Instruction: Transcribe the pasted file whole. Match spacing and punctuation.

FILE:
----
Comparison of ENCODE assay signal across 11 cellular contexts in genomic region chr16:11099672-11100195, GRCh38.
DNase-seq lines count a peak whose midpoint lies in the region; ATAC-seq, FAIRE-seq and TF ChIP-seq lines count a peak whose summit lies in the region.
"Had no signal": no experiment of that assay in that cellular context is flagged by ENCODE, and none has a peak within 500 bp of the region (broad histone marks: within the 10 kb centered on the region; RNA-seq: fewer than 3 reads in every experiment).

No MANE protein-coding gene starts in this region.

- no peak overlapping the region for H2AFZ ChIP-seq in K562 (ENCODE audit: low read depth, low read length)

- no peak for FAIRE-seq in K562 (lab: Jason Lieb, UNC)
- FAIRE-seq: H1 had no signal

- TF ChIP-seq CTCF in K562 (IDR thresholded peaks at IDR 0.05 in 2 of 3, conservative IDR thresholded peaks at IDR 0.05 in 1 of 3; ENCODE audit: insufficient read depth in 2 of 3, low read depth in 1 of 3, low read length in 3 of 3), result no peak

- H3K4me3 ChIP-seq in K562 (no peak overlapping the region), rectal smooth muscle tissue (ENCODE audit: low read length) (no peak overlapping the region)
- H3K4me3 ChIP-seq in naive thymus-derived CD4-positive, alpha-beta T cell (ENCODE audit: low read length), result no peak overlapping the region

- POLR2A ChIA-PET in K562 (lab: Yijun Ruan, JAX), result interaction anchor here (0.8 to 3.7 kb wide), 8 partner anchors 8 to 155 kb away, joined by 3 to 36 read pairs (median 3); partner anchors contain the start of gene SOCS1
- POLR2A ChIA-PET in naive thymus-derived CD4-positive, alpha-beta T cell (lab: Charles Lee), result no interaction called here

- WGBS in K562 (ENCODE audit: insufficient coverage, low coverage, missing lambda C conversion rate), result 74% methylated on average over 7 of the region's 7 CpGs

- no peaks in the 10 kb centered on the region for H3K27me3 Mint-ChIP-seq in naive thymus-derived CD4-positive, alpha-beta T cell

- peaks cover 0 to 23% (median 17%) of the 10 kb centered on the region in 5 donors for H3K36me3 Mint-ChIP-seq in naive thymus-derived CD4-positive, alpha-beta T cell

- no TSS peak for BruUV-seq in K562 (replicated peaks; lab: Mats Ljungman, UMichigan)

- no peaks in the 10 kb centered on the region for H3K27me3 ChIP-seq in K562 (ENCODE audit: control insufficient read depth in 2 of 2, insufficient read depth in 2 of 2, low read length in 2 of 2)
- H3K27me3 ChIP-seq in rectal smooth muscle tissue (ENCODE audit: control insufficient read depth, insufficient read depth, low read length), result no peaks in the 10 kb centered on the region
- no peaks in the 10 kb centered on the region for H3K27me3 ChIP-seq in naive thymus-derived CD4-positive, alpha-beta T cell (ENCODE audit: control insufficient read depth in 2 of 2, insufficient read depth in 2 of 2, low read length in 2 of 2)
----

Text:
Comparison of ENCODE assay signal across 11 cellular contexts in genomic region chr16:11099672-11100195, GRCh38.
DNase-seq lines count a peak whose midpoint lies in the region; ATAC-seq, FAIRE-seq and TF ChIP-seq lines count a peak whose summit lies in the region.
"Had no signal": no experiment of that assay in that cellular context is flagged by ENCODE, and none has a peak within 500 bp of the region (broad histone marks: within the 10 kb centered on the region; RNA-seq: fewer than 3 reads in every experiment).

No MANE protein-coding gene starts in this region.

- no peak overlapping the region for H2AFZ ChIP-seq in K562 (ENCODE audit: low read depth, low read length)

- no peak for FAIRE-seq in K562 (lab: Jason Lieb, UNC)
- FAIRE-seq: H1 had no signal

- TF ChIP-seq CTCF in K562 (IDR thresholded peaks at IDR 0.05 in 2 of 3, conservative IDR thresholded peaks at IDR 0.05 in 1 of 3; ENCODE audit: insufficient read depth in 2 of 3, low read depth in 1 of 3, low read length in 3 of 3), result no peak

- H3K4me3 ChIP-seq in K562 (no peak overlapping the region), rectal smooth muscle tissue (ENCODE audit: low read length) (no peak overlapping the region)
- H3K4me3 ChIP-seq in naive thymus-derived CD4-positive, alpha-beta T cell (ENCODE audit: low read length), result no peak overlapping the region

- POLR2A ChIA-PET in K562 (lab: Yijun Ruan, JAX), result interaction anchor here (0.8 to 3.7 kb wide), 8 partner anchors 8 to 155 kb away, joined by 3 to 36 read pairs (median 3); partner anchors contain the start of gene SOCS1
- POLR2A ChIA-PET in naive thymus-derived CD4-positive, alpha-beta T cell (lab: Charles Lee), result no interaction called here

- WGBS in K562 (ENCODE audit: insufficient coverage, low coverage, missing lambda C conversion rate), result 74% methylated on average over 7 of the region's 7 CpGs

- no peaks in the 10 kb centered on the region for H3K27me3 Mint-ChIP-seq in naive thymus-derived CD4-positive, alpha-beta T cell

- peaks cover 0 to 23% (median 17%) of the 10 kb centered on the region in 5 donors for H3K36me3 Mint-ChIP-seq in naive thymus-derived CD4-positive, alpha-beta T cell

- no TSS peak for BruUV-seq in K562 (replicated peaks; lab: Mats Ljungman, UMichigan)

- no peaks in the 10 kb centered on the region for H3K27me3 ChIP-seq in K562 (ENCODE audit: control insufficient read depth in 2 of 2, insufficient read depth in 2 of 2, low read length in 2 of 2)
- H3K27me3 ChIP-seq in rectal smooth muscle tissue (ENCODE audit: control insufficient read depth, insufficient read depth, low read length), result no peaks in the 10 kb centered on the region
- no peaks in the 10 kb centered on the region for H3K27me3 ChIP-seq in naive thymus-derived CD4-positive, alpha-beta T cell (ENCODE audit: control insufficient read depth in 2 of 2, insufficient read depth in 2 of 2, low read length in 2 of 2)